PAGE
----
I put these equations (along with some basic equations of motion) into a spreadsheet to make a model to estimate how high a bottle rocket could be fired. It has some simplifications (e.g. the jet of water is assumed to be exhausted from the bottle at a constant velocity based on the initial difference in pressure, rather than decreasing as the compressed air expands as the water leaves, although it is restricted to not have a kinetic energy higher than the energy that was stored in the compressed air) but at least puts a boundary on the heights that could be achieved. Here's a graph from this model (the x-axis is how much water is added to a 1 L bottle):

Graph of potential bottle rocket launch heights

Even if it's just an approximation, the model (and examining the equations) makes some practical suggestions for launching bottle rockets:

  • You need to leave room for both water (reaction mass) and air (energy) in your bottle. Too little water and the mass ratio in the rocket equation won't be sufficient; too much, and the volume available for compressed air won't provide enough energy. In the model, half full appeared to be the right balance, but in practice it seemed closer to a third full.
  • A bigger bottle (e.g. 2 L vs 500 mL) is better, as it can have more volume for air and a higher mass ratio at the same time.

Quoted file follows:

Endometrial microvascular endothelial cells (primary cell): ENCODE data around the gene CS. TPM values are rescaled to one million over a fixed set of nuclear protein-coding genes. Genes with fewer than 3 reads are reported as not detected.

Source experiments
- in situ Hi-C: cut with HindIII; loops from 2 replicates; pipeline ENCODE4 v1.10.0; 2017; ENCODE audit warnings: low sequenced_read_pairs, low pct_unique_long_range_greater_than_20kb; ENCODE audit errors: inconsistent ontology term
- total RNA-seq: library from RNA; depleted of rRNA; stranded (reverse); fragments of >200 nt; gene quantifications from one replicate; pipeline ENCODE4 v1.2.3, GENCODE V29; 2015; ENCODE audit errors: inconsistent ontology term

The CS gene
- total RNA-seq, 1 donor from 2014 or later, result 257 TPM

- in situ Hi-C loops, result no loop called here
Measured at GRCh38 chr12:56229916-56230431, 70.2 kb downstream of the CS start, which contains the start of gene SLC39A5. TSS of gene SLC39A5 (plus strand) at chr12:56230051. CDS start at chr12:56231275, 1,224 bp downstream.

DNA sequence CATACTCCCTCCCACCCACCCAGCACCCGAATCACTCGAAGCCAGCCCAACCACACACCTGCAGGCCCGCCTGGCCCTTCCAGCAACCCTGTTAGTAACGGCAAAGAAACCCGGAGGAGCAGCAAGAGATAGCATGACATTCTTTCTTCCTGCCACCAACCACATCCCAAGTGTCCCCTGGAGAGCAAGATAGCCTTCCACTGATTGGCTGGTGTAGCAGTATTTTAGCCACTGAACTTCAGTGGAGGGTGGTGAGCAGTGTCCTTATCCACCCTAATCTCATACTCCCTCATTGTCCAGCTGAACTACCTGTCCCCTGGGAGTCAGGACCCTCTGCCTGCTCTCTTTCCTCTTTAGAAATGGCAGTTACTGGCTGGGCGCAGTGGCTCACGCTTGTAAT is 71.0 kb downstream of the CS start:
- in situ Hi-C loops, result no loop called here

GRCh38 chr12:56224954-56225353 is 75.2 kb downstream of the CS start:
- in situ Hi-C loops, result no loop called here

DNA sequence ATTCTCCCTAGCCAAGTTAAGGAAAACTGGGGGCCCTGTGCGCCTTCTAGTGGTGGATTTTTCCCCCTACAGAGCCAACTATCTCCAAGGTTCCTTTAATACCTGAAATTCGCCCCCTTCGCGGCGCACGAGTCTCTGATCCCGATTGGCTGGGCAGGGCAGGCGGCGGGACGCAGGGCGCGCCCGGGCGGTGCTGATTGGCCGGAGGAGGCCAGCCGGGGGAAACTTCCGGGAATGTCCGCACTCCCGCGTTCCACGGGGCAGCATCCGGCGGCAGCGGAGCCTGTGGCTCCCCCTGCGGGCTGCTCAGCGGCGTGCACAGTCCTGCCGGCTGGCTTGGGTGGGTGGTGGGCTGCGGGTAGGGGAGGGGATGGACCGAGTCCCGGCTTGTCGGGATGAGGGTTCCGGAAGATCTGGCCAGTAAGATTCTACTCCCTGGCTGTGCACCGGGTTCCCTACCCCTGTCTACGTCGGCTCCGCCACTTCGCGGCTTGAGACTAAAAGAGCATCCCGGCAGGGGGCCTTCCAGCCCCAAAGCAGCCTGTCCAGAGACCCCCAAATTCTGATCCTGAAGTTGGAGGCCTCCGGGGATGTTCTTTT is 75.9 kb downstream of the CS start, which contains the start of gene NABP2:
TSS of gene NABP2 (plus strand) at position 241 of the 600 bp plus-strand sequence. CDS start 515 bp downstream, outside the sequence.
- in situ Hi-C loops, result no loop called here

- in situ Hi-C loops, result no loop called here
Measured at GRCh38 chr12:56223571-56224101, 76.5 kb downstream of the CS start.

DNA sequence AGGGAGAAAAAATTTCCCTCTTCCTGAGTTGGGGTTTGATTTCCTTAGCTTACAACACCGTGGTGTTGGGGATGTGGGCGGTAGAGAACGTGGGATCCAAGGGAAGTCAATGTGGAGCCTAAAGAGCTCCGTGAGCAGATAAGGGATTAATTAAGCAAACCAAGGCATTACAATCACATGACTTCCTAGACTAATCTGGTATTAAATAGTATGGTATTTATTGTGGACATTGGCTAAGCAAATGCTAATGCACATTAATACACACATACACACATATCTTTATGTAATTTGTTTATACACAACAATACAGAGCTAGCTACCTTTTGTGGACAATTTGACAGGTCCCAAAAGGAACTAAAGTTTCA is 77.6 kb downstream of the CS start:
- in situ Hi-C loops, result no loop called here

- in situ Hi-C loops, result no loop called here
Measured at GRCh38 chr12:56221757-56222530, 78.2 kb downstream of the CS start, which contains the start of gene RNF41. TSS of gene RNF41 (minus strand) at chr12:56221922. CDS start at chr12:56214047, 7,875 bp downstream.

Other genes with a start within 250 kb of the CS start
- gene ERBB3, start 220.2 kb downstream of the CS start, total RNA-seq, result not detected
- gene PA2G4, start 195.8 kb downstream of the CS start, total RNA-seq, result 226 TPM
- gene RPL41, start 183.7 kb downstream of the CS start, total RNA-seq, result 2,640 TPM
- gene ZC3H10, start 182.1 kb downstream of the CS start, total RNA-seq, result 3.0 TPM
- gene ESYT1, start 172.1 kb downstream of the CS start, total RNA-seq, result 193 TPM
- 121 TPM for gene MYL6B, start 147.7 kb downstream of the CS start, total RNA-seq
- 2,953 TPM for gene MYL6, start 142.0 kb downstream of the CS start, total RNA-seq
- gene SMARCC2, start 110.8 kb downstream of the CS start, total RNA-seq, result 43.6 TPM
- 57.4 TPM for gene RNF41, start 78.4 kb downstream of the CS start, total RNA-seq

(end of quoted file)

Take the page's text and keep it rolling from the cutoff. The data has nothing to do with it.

• A higher pressure has a big impact. In practical terms, using tape to get a better seal between the stopper and the bottle allowed for more air to be added before the bottle popped off, and thus greater heights to be reached.

The Christmas holidays also brought plenty of time to play board games with family and friends (and some new ones to try). I'll briefly mention a couple of highlights to wrap up this post:

Pandemic: Rising Tide has the theme of controlling flooding in the Netherlands, and the cooperative mechanics that the Pandemic series is known for: players compete against the game, which stochastically escalates in difficulty; either it spirals out of control and you lose, or you win together before that happens. Players need to balance urgent goals of repairing dikes and draining floodwaters with longer-term goals of building protective infrastructure.

Pandemic: Rising Tide board game

Hive: Carbon is similar to chess in some ways. There are a small number of pieces (with multiples of some) and they each can move in a certain way. The goal is to surround your opponent's Queen (Bee). The most obvious difference from chess is that it is not played on a board. All of the pieces must always be touching; between that constraint and the geometry of the hexagonal tiles, the available positions are defined by the pieces themselves. Here's an example of a game:

Animation of a game of Hive: Carbon

For more of a strategic challenge, I'm wondering if different shapes of tiles could be included (e.g. squares + octagons or triangles + hexagons), such that the valid positions for a piece would be constrained further by where it will fit.